Ten Years ago on February 14th 2013, Valve released Steam for Linux and with that the first step that would lead us to the success of the Steam Deck. There's a lot that has happened between then and now, which you can read up on thanks to Liam Dawe's detailed article on Gaming On Linux, but instead of going over Valve's history I wanted to take a look at some of the games us Linux users got to play in the past decade. After all, what's the Steam Deck without its Steam games? Well, I guess a fantastic emulator, but that's besides the point.
Throughout this list you'll see some heavy-hitting AAA release, but writing this list has reaffirmed my belief that indies are the lifeblood of any platform. Sure a Breath of the Wild will get your console in the door but indies are what we play between big releases or even another indie game. Their experimental nature helps people learn what they enjoy in a game and let's us re-examine game design to improve the industry as a whole. Indies can even extend a console's life years after first party support ends. With all of that said, let's go through some of the best Linux games, one for each year since Steam's Linux release.
2013 - Fez
While not the first artsy indie to earn overwhelming critical praise (Braid beats it with a 2009 release) it certainly has maintained its charm even as so far as getting a Switch release last year. A gorgeous platformer with a brilliant core mechanic that won over the hearts of many and despite the creator Phil Fish's polarizing persona and sudden cancellation of Fez II, Fez remains an indie darling in the hearts of many.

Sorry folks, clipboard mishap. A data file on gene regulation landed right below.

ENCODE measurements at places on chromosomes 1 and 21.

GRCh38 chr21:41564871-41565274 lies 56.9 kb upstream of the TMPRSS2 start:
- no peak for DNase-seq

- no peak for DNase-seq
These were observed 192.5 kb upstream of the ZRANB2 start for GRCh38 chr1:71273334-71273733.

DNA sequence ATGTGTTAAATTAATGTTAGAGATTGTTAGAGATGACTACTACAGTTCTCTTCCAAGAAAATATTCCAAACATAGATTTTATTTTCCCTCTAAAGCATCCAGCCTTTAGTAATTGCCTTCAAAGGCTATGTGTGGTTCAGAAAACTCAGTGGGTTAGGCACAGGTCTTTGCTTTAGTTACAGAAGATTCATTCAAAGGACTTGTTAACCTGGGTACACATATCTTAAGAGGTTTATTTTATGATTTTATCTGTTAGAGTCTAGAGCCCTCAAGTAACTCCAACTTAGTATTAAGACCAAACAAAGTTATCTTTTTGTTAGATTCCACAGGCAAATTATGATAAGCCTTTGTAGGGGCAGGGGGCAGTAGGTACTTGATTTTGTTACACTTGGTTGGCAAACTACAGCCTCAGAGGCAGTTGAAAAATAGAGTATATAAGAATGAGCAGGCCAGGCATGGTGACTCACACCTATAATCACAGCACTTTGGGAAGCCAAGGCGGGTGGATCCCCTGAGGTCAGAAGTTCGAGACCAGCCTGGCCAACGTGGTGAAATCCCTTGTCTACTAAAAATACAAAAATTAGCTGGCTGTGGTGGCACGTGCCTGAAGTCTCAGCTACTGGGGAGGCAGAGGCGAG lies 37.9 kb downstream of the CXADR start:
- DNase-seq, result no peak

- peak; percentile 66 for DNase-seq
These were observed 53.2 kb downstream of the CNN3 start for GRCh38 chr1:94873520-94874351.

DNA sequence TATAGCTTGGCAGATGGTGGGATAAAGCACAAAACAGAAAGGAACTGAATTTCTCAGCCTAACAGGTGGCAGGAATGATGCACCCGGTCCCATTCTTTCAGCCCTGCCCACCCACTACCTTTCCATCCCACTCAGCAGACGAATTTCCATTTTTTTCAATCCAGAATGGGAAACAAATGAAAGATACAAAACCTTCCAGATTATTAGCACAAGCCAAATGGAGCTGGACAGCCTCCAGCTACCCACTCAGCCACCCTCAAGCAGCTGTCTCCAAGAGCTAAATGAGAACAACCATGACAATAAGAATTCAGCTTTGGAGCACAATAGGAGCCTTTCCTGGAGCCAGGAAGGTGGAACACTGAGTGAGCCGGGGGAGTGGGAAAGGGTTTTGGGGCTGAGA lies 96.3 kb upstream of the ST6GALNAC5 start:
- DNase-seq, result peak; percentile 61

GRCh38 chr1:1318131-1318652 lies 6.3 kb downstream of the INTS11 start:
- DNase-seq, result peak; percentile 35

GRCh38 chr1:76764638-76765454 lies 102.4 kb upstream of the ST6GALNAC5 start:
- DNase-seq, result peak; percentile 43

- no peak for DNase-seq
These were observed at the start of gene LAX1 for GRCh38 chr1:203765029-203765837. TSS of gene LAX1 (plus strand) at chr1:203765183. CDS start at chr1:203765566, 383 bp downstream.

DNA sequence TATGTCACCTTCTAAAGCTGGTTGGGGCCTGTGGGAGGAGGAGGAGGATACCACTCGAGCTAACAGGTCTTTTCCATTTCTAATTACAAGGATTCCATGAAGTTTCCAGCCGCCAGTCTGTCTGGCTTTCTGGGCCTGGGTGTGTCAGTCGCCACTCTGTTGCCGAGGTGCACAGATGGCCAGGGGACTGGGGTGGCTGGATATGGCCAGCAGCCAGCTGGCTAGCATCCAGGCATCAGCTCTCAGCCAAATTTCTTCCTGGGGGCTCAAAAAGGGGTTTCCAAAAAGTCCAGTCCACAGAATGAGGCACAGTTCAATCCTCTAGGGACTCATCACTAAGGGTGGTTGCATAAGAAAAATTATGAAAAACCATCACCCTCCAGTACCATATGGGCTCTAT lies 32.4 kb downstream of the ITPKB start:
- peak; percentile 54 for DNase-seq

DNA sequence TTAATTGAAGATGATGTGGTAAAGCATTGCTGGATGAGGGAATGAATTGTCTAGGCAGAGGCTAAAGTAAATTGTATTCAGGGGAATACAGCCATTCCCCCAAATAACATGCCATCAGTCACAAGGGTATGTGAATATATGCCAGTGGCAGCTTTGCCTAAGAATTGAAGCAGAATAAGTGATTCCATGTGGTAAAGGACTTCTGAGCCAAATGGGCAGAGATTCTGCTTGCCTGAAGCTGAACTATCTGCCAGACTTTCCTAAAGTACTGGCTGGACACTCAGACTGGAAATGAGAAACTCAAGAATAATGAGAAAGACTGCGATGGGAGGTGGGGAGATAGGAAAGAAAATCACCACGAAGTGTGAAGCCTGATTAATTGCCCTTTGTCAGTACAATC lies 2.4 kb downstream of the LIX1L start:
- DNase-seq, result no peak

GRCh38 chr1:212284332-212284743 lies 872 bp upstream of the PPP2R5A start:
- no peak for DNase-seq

2014 - Shovel Knight
You might say I'm just picking this because it's popular, and you wouldn't exactly be wrong, but I feel like it wasn't until after this game where we saw an explosion of retro inspired indies popping up. Katana Zero, The Messenger, Undertale, even this previous Steam Next Fest had retro inspired games like Gravity Circuit. Shovel Knight proved that great games don't have to be expensive blockbusters to change the landscape of gaming.
2015 - BioShock Infinite
BioShock Infinite was an expensive blockbuster that released on consoles and PC in 2013 but didn't grace Linux until 2015. After BioShock 2's less than steller reception, fans were elated to hear Ken Levine was back at the helm for a new BioShock game in a new city, Columbia. I enjoyed the game and I would even call it a great game, but I think it's hard to argue that the FPS genre did the narrative any favors. Combat fit the tone of stumbling through a hostile underwater city but here it felt a little like because of its title, it had to have FPS combat. The Burial at Sea DLC leaned more into stealth which I think elevated it above the base game. My opinion aside, even though it took two years we got our AAA game on Linux the same year Steam Machines first hit the market marking one of our first steps towards the eventual Steam Deck.
2016 - Stardew Valley
This game holds a special place in my heart as it's what helped my partner and I through the pandemic when we were separated. We would have Stardew Valley dates where we'd run a farm together, my partner doing all the farm bits making money and me delving into the mines and fishing. As much as Animal Crossing: New Horizon captured the world in 2020, Stardew Valley brought us a special kind of calm with it's chill music mindless but engaging gameloop. There's something endearing seeing a game blow up the way Stardew Valley has and knowing just one guy managed to achieve it.
2017 - Hollow Knight
My friend Trevor would not stop talking about this game when it released and the art of the gameplay looked beautiful no matter part of the game I saw. To this day people are still screaming in vein for its sequal, Hollow Knight: Silksong, to finally get a release date to the point it almost feels like expecting Silksong in a Nintendo Direct is the new "Half-Life 3 confirmed?" meme. There have been other Souls-Like 2D action games since but Hollow Knight nailed it with haunting beauty and indie charm.